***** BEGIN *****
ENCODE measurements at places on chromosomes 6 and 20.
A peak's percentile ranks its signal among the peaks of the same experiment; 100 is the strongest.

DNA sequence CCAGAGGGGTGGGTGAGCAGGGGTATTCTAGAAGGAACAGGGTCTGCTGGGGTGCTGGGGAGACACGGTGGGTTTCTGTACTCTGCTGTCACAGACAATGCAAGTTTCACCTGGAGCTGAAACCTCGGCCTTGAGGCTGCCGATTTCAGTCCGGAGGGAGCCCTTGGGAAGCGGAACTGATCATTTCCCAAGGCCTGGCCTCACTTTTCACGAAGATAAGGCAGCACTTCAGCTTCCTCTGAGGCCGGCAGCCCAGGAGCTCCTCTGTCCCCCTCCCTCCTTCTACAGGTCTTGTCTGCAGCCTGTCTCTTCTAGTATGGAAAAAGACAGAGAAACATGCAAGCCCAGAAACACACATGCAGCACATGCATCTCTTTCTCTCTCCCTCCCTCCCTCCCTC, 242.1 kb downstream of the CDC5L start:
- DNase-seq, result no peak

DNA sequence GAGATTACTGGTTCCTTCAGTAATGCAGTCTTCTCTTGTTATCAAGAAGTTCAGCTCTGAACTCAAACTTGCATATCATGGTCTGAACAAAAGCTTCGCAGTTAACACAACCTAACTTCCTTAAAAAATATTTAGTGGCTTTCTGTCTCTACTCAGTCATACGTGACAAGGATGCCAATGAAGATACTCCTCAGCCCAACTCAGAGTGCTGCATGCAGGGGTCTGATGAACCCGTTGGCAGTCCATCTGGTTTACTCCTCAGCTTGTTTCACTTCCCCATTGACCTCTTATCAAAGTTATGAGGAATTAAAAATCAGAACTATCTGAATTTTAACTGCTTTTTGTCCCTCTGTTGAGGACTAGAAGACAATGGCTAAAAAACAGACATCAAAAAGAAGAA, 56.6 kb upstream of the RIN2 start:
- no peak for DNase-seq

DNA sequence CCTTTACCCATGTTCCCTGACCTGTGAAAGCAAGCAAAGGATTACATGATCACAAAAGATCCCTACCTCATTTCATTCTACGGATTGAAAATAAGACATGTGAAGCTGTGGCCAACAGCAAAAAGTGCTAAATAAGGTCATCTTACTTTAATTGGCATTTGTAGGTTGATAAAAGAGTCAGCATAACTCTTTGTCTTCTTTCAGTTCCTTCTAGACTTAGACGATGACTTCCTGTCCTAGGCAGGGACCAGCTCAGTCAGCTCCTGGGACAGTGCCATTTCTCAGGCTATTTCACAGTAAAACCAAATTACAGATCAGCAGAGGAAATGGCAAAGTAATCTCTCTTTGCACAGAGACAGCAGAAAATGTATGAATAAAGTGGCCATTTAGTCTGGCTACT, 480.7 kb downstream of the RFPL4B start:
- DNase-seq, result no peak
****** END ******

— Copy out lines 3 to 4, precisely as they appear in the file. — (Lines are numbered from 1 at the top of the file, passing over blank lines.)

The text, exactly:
DNA sequence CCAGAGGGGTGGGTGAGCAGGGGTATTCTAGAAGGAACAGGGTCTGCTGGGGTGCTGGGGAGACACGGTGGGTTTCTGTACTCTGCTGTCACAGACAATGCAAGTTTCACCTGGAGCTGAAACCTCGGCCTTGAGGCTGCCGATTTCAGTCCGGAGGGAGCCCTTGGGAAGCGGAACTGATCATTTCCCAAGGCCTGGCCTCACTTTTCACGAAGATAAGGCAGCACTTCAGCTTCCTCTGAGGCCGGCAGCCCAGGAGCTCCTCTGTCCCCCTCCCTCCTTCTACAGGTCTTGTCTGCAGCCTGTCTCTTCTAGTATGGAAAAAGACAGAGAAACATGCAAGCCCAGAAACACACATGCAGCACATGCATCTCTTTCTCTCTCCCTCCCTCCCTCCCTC, 242.1 kb downstream of the CDC5L start:
- DNase-seq, result no peak